kid-climbing-at-crsp-at-lake-lure.jpgAbout a half-mile away are Chimney Rock State Park and the iconic Chimney Rock, a 315-foot monolith offering spectacular views from its peak. Take the 44 stairs to the top or hop on the elevator for a 30-second ride. Five hiking trails range from easy to strenuous. Or schedule a rock-climbing lesson. Kids love Grady’s Animal Discovery Den, home to woodland creatures such as nonvenomous snakes, turtles and toads. (Photo at left of rock climbing at Chimney annual-dragon-boat-festival-on-lake-lure.jpgRock State Park, near Lake Lure, is courtesy of Town of Lake Lure.)

Lake Lure is also home to many festivals throughout the year. The International Dragon Boat Festival in June features races, parties and a “Waking of the Dragons” opening ceremony. The annual Lake Lure Olympiad in August accommodates all ages and abilities. The Dirty Dancing Festival, also in August, includes a lakeside screening, family dance festival and after-party dance party.

During late April and May, as well as the early fall months, you’ll have the place to yourself, says Valerie Hoffman, communications coordinator for the Town of Lake Lure. Accommodations are plentiful and vary from log cabins to motels to campsites. “We’ve got it all,” she says. “The mountains, lake and beach. It’s what has drawn families here for so long.” Pictured above, dragon boats race during the International Dragon Boat Festival at Lake Lure. Photo courtesy Town of Lake Lure

Lake Waccamaw: Columbus County
lakewaccamaw.com

Head to the swampy Coastal Plain on the eastern side of the state to visit Lake Waccamaw. One of North Carolina’s few natural lakes, Waccamaw offers ecology lessons for the entire family.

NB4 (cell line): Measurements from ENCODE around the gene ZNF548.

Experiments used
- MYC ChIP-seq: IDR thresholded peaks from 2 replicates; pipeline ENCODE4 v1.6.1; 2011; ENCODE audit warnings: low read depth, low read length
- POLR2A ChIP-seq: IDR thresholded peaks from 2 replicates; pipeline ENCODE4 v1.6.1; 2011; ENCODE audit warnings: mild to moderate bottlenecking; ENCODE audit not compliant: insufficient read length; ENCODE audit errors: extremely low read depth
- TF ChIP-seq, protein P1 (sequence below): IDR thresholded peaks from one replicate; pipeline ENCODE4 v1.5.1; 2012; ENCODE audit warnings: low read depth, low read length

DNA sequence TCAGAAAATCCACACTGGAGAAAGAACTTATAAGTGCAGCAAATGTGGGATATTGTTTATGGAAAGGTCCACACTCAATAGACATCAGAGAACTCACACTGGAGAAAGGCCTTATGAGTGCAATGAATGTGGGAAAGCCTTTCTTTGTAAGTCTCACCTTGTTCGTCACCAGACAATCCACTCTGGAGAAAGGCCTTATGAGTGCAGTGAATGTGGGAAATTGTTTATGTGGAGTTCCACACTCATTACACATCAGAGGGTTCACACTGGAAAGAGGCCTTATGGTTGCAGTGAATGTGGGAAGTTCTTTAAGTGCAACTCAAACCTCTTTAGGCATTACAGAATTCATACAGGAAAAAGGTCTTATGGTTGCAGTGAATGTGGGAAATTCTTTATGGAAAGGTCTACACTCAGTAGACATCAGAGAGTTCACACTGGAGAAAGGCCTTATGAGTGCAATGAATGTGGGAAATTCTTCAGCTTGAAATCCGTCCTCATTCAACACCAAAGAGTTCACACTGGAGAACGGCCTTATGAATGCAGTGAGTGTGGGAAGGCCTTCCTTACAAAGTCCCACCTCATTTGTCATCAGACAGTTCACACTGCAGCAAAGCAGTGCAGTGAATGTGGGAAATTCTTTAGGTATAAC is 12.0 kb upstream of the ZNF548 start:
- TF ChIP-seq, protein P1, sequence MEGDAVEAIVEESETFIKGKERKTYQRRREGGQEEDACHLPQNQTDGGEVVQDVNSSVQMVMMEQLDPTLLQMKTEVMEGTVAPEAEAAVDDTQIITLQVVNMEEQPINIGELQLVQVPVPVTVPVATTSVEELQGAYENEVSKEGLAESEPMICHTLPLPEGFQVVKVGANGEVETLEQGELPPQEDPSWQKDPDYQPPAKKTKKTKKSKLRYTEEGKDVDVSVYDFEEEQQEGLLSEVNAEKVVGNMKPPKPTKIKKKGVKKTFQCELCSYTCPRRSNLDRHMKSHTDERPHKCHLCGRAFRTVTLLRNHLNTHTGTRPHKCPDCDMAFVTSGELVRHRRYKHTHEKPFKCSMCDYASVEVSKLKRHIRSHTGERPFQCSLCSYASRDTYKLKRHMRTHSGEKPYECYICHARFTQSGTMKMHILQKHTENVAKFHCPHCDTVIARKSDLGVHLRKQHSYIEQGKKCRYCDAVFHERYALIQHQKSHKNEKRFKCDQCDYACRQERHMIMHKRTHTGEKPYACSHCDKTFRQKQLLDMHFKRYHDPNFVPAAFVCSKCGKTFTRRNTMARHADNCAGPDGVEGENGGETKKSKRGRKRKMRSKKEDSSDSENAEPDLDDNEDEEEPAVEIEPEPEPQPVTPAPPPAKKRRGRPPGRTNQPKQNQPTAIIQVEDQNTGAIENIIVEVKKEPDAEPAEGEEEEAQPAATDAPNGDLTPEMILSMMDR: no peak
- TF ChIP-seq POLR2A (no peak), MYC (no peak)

There’s definitely something in the water of this “one of a kind” lake, says Toby Hall, Lake Waccamaw State Park superintendent.

The extreme biodiversity living in and around it includes seven species native only to the area – three fish, two mussel and two snail species. Known as a bay lake, Lake Waccamaw was named not for a body of water, but for the “bay vegetation” growing nearby. A peaceful paddle is the best way to observe this shallow, oval lake of tea-colored water, because it allows visitors to see various birds and reptiles – maybe even an alligator. Paddlers can also glimpse the limestone bluffs along the north shore, which create the neutral pH in the water necessary for the survival of such unique ecosystems.

The main area of Lake Waccamaw State Park features a visitor center, picnic area, two public piers, four hiking trails and four primitive campsites. The park staff provides a variety of educational programs, including interpretative nature hikes, campfire programs and special events.

Hall says many visitors choose to tent camp at the park. Other accommodations include nearby Lakeshore Bed and Breakfast, RV parks, hotels in Whiteville (about a 15-minute drive) or rental homes on the lake.

“Lake Waccamaw is a very tranquil and peaceful place,” Hall says. Visitors and local residents enjoy the lake and its surrounding area for its serenity and beauty. This place is truly a gem for the state of North Carolina.”

Amy Salvatore Reiss is a freelance writer who lives in Davidson and is the mother of two young girls.

Categories: Camps, Day Camps, Family Fun, Food + Fun, Green Living, Lifestyle, Overnight Camps, Seasonal Fun, Springtime, Summer, Things To Do, Track-out Camps, Travel